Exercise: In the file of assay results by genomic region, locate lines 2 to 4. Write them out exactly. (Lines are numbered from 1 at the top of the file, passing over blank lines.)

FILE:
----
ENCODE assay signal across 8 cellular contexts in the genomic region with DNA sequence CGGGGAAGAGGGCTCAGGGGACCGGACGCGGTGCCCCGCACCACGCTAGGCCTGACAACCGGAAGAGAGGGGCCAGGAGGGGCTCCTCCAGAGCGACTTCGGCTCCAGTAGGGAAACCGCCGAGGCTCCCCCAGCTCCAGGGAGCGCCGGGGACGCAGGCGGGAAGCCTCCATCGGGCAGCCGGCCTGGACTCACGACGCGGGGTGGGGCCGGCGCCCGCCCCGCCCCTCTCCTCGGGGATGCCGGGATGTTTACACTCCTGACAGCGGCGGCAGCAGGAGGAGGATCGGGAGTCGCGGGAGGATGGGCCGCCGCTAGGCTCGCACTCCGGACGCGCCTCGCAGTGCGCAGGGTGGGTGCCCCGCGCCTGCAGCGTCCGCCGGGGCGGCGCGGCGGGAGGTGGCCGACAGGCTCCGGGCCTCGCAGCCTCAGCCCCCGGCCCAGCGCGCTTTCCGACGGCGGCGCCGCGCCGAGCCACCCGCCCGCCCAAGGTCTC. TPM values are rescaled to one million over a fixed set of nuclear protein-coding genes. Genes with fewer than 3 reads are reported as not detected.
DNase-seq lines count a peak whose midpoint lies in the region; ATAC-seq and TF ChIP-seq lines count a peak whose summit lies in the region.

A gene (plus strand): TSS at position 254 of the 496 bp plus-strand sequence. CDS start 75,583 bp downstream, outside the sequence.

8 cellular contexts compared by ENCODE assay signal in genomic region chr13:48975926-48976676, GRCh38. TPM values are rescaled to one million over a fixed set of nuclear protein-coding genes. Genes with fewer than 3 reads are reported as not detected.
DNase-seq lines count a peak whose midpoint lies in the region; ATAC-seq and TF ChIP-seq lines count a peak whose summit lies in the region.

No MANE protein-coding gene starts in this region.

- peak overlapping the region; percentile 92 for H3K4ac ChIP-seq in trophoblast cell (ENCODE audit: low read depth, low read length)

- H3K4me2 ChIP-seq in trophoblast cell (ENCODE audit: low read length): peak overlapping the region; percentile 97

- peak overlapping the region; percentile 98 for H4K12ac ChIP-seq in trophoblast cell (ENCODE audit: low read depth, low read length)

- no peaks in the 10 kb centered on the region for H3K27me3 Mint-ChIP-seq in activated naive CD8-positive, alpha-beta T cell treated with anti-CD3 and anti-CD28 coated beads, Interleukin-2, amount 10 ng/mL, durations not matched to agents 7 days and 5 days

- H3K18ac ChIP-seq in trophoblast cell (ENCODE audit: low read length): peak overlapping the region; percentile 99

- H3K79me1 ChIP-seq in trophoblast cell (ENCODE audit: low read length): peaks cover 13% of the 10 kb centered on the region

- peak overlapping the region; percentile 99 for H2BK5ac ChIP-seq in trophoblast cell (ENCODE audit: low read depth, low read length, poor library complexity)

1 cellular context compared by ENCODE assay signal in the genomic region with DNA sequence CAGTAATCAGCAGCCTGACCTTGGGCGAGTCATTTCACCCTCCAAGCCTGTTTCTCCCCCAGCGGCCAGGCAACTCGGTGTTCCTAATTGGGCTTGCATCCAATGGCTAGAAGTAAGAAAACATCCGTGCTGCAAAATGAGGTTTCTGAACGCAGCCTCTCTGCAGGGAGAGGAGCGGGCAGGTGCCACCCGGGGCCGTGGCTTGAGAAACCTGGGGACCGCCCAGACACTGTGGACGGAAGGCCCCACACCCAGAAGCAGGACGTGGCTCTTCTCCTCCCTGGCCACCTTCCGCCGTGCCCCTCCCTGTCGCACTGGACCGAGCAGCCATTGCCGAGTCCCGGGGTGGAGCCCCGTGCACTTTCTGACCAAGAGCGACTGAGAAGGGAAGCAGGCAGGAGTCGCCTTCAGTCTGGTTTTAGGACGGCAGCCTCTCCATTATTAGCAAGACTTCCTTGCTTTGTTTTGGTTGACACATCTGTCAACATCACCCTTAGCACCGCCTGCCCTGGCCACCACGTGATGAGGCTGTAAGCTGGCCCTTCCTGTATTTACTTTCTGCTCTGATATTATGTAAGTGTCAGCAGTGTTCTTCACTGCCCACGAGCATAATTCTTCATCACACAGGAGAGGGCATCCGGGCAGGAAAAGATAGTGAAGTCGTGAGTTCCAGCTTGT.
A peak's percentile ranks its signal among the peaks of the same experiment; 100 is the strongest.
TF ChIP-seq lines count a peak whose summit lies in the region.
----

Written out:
DNase-seq lines count a peak whose midpoint lies in the region; ATAC-seq and TF ChIP-seq lines count a peak whose summit lies in the region.

A gene (plus strand): TSS at position 254 of the 496 bp plus-strand sequence. CDS start 75,583 bp downstream, outside the sequence.

8 cellular contexts compared by ENCODE assay signal in genomic region chr13:48975926-48976676, GRCh38. TPM values are rescaled to one million over a fixed set of nuclear protein-coding genes. Genes with fewer than 3 reads are reported as not detected.